Home Travel The Best Waterfall In Iceland Is Hidden But Easy To Find. Here’s How

The Best Waterfall In Iceland Is Hidden But Easy To Find. Here’s How

by joeheg

On our first day of touring the southern part of Iceland, we had several stops on the itinerary. After leaving Hotel Laekur, we headed east on the Ring Road (Highway 1). Our first stop was one of the most famous waterfalls in Iceland, Seljalandsfoss.

The popularity of this waterfall has as much to do with its beauty as the fact that it’s located right off of the highway. It’s so large and so close that it’s visible from the road as you drive by.

By no means does this give you an idea about how impressive of a waterfall it is and how it was basically designed for visitors to gawk at it. The location is so popular that you have to pay to park in the adjacent lot. That should be a clue to how busy the waterfall can get.

Crowds were lower when we visited, so we had an easy time getting a good parking spot and walked towards the falls. Almost immediately, you want to take out a camera and start taking pictures.

As you get closer, there’s an area that’s designed for taking photos.

The most visitor-friendly thing about Seljalandsfoss is a path that takes you right behind the waterfall. Do you want to see the backside of water? Here’s your chance.

If you follow the slippery path behind the waterfall, you’ll reach a staircase from which you can look down at the falls. We didn’t feel like climbing so we returned the way we came and met the path coming down the stairs. From here, most people headed back to their cars.

However, we had some inside information. The guide our travel agent provided mentioned another waterfall but didn’t give much of a description. However, a post on Andy’s Travel Blog made me force Sharon to walk to what she called “another waterfall.” (Note from Sharon: True story! If I only knew…)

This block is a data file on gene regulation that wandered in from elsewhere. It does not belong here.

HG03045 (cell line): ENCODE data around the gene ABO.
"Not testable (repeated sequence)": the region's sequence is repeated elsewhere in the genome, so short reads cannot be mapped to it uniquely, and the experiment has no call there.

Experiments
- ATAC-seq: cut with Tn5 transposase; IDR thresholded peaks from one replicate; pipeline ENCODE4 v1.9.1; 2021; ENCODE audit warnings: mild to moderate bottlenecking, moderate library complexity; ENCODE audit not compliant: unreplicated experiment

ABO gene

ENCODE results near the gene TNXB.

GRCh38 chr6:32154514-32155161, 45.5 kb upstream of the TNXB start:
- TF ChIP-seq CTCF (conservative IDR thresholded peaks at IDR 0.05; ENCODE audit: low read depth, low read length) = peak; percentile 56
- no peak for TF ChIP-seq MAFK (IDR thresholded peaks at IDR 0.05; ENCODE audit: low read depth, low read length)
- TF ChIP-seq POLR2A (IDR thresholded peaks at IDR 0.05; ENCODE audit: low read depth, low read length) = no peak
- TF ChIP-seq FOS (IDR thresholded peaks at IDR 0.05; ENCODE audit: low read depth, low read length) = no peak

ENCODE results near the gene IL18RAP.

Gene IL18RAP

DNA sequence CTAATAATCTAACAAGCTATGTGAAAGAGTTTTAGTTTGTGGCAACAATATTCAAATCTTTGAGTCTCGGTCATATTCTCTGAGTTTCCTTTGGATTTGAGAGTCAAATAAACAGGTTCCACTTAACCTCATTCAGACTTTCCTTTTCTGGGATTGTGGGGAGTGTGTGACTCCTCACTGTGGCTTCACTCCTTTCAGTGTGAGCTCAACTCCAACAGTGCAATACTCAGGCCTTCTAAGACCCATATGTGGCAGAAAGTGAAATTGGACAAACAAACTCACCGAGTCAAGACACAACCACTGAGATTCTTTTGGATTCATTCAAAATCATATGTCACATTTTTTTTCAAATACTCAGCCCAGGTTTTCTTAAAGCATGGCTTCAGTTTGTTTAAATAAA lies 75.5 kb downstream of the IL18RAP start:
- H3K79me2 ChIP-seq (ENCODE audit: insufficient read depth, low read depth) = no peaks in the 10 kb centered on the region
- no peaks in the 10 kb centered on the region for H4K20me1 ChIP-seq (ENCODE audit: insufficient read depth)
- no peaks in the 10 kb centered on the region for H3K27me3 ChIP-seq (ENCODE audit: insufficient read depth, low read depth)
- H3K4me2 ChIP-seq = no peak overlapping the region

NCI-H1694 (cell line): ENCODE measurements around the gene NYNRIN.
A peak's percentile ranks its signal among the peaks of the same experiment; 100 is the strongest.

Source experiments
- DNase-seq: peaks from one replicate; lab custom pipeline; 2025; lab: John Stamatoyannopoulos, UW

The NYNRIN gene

To be honest, almost everyone ignored the sign at the bottom of the path.

The sign is pointing  to Gljúfrabúi, which I’ve read means “Dweller in the Gorge.”  The 560 meter (about 1/3 of a mile) walk is well worth what you’re going to see once you get there. Gljúfrabúi was one of our favorite things on the entire trip. The most magical thing about the waterfall is the reveal.

As you walk there, there’s no indication about what you’re going to see. Even as you’re almost there, all you see is a crack in the rocks with a river coming from the source inside.

I can’t describe what it’s like to walk through that crack in the rocks. I’d say this is a spoiler alert because I knew what came next and Sharon didn’t and it was priceless to see her expression as we walked inside.

You can almost walk right up to the waterfall. Even if you keep some distance, you’ll get pelted with spray so it helps if you have a good raincoat and waterproof boots.

There’s a boulder at the base of the falls that seems to have been placed there for the sole purpose of people to climb and get better pictures.

But for us, we weren’t satisfied with this picture so we returned to the falls when we were driving back to get a better picture. Yes, we liked the falls that much. I can’t describe what it was like to stand there, almost alone, and look up at these falls.

At least in this picture, you can see our faces.

In closing, I call this picture “Joe contemplating walking through the water and climbing the rocks to get a closer view while not wanting to test how good his travel insurance coverage is if he breaks his ankle.” (Note from Sharon: I call it, “What are you doing? Get away from there!”)

Final Thoughts

This is an easy one. If you go to Iceland and visit Seljalandsfoss but don’t walk down to see Gljúfrabúi, you’re doing it wrong.

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This post first appeared on Your Mileage May Vary

1 comment

Gene September 3, 2021 - 4:02 pm

Been to that spot! A very memorable experience, indeed.

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